Common presenting symptoms:
Breathlessness; particularly breathless when lying flat (orthopnoea); leg swelling (oedema)
Heart failure is becoming more prevalent in the modern era. There is no doubt we are witnessing major successes in other branches of cardiology – which means more people are now surviving their heart attacks / coronary artery disease / valvular heart disease; and coupled with better pharmacological and device treatment for heart failure, more people than ever before are now living with heart failure. The British Heart Foundation estimated that as many as 920,000 people are currently living with heart failure in the UK.
Heart failure is not a single condition – rather it is a syndrome with great heterogeneity. Some are caused by primary heart muscle disorders (cardiomyopathies); whilst some are the final common pathways to end-stage coronary artery / valvular / hypertensive heart disease. Because of its heterogeneity, it is important to explore the causes (aetiology) of individual patients, rather than just treating the symptoms of heart failure – as some heart failure might have potentially reversible causes, whilst some might have inheritable traits that may benefit from family screening. Like many chronic conditions, chronic heart failure can often be successfully managed in the community and remains stable for years. However, decompensated heart failure may require hospital treatment for aggressive management often with powerful intravenous diuretics (water-losing medication).
Expert evaluation of heart failure is important as it often unmasks other correctable heart conditions – statistically commonly associated with underlying coronary artery, valvular, and hypertensive heart disease, all of which may respond to appropriate treatment.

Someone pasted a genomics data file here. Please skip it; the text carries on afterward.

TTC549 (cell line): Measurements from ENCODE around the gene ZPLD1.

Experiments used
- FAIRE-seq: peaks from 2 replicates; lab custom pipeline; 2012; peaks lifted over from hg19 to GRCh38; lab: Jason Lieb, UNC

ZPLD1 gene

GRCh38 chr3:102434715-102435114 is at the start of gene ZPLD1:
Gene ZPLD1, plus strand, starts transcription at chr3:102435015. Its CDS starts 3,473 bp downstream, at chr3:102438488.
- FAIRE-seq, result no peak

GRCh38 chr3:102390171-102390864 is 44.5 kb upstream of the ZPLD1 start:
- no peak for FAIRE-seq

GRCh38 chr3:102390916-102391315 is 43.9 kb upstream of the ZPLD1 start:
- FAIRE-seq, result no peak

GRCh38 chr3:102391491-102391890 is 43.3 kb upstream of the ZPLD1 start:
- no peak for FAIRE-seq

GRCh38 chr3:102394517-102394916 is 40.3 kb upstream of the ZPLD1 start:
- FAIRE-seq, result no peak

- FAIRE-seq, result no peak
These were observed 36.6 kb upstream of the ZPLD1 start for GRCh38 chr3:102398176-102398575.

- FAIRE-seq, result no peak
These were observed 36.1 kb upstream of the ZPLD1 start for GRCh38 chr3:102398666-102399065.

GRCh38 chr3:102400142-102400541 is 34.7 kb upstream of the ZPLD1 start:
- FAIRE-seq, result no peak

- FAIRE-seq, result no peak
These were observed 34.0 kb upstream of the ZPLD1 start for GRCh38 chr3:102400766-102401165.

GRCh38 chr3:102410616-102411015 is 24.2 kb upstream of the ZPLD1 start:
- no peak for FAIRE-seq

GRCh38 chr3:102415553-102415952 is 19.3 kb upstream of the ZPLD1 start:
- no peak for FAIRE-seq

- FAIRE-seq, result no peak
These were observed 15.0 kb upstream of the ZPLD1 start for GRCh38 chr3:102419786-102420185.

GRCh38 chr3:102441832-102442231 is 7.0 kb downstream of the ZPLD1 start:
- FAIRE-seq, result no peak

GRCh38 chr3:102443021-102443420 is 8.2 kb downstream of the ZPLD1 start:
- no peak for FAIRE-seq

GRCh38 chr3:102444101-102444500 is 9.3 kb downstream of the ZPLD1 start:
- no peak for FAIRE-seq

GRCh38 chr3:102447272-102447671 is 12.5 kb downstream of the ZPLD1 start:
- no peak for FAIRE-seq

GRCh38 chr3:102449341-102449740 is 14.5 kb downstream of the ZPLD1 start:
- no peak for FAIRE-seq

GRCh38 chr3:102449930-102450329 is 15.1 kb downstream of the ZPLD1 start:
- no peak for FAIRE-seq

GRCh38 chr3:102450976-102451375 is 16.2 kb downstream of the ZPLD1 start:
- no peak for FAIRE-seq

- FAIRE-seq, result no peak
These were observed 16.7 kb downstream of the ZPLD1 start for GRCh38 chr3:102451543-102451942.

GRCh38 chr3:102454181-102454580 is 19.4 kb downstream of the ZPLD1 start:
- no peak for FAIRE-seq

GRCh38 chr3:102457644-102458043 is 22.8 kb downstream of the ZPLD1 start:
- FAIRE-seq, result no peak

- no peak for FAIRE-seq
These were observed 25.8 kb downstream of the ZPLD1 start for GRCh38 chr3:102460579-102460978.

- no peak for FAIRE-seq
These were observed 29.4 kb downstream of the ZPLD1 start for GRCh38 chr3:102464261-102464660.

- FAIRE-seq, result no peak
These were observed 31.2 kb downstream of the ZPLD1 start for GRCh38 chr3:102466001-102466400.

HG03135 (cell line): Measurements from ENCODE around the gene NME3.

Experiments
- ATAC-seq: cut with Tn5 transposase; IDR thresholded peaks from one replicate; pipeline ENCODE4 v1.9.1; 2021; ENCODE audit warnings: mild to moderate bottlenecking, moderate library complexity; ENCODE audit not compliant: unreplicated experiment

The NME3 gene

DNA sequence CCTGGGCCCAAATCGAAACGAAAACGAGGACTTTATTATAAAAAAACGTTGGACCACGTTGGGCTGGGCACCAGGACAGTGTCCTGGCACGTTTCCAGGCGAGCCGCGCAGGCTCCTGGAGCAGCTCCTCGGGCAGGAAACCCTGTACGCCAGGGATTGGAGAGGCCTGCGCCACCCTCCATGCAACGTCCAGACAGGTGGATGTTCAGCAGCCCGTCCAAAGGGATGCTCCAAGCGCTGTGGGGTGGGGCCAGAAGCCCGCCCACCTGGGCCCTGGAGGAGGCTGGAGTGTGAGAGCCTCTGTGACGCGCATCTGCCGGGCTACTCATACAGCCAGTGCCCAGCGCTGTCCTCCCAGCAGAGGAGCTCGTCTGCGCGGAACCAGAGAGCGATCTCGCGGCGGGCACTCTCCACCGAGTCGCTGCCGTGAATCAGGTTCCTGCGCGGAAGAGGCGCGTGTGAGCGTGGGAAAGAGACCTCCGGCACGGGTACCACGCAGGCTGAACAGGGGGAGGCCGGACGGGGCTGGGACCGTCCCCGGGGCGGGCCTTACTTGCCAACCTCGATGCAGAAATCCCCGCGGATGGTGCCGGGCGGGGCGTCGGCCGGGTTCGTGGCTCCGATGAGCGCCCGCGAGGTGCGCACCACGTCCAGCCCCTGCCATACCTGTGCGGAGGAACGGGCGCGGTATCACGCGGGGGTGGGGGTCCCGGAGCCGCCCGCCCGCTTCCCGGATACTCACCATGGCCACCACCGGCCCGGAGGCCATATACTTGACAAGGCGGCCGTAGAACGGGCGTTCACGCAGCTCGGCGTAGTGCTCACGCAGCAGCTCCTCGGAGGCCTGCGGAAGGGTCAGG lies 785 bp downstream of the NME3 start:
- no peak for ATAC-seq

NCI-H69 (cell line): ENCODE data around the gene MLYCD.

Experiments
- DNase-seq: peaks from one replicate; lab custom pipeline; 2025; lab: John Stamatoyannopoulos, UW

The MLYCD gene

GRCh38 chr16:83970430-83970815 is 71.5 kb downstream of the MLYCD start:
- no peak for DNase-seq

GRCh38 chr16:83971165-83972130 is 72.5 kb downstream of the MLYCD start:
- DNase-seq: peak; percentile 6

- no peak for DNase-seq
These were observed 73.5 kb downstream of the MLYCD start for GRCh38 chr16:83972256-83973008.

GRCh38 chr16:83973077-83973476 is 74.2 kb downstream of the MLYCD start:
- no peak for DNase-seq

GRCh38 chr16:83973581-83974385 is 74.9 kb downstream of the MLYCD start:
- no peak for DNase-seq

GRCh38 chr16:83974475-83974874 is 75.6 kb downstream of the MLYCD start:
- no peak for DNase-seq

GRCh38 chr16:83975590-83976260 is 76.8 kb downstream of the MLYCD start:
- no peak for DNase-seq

How do we investigate?
If heart failure disorder is suspected, in addition to a detailed history and basic blood test, it is important to quantify actual heart muscle and valvular function. Our cardiologists will recommend one or more potential investigative tests such as:-
- Echocardiography to quantify heart and valve function
- Cardiac MRI to look for underlying heart muscle abnormality
- Cardiac CT or invasive coronary angiography to look for any co-existing coronary artery disease
What are the treatment options?
Pharmacological therapy is the primary treatment in the majority of cases. The list of prognostically important drugs in heart failure is well described and we will titrate the dose to the maximally tolerable doses to aid heart muscle remodelling / recovery with minimal undesirable effects. If reversible causes of heart failure are identified, additional treatment may be recommended. These may include coronary artery stenting (PCI) / coronary artery bypass surgery (CABG) to revascularise the heart; or valve replacement or intervention to relieve severely diseased heart valves. In addition, in certain patients with severe heart failure, special pacemaker device (Cardiac Resynchronization Therapy, CRT) implantation may be recommended to improve heart function.